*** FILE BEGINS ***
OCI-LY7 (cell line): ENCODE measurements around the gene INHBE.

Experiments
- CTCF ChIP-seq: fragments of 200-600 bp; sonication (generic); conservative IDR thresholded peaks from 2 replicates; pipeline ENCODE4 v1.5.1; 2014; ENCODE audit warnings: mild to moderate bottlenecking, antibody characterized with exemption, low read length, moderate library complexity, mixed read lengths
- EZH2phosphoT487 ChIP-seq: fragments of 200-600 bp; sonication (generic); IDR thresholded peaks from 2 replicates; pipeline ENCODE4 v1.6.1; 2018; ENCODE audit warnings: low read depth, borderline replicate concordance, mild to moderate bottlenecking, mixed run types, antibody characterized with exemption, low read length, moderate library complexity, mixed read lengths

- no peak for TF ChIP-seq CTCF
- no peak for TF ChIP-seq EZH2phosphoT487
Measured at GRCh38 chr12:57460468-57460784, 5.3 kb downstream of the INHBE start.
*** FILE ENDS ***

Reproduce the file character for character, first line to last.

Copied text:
OCI-LY7 (cell line): ENCODE measurements around the gene INHBE.

Experiments
- CTCF ChIP-seq: fragments of 200-600 bp; sonication (generic); conservative IDR thresholded peaks from 2 replicates; pipeline ENCODE4 v1.5.1; 2014; ENCODE audit warnings: mild to moderate bottlenecking, antibody characterized with exemption, low read length, moderate library complexity, mixed read lengths
- EZH2phosphoT487 ChIP-seq: fragments of 200-600 bp; sonication (generic); IDR thresholded peaks from 2 replicates; pipeline ENCODE4 v1.6.1; 2018; ENCODE audit warnings: low read depth, borderline replicate concordance, mild to moderate bottlenecking, mixed run types, antibody characterized with exemption, low read length, moderate library complexity, mixed read lengths

- no peak for TF ChIP-seq CTCF
- no peak for TF ChIP-seq EZH2phosphoT487
Measured at GRCh38 chr12:57460468-57460784, 5.3 kb downstream of the INHBE start.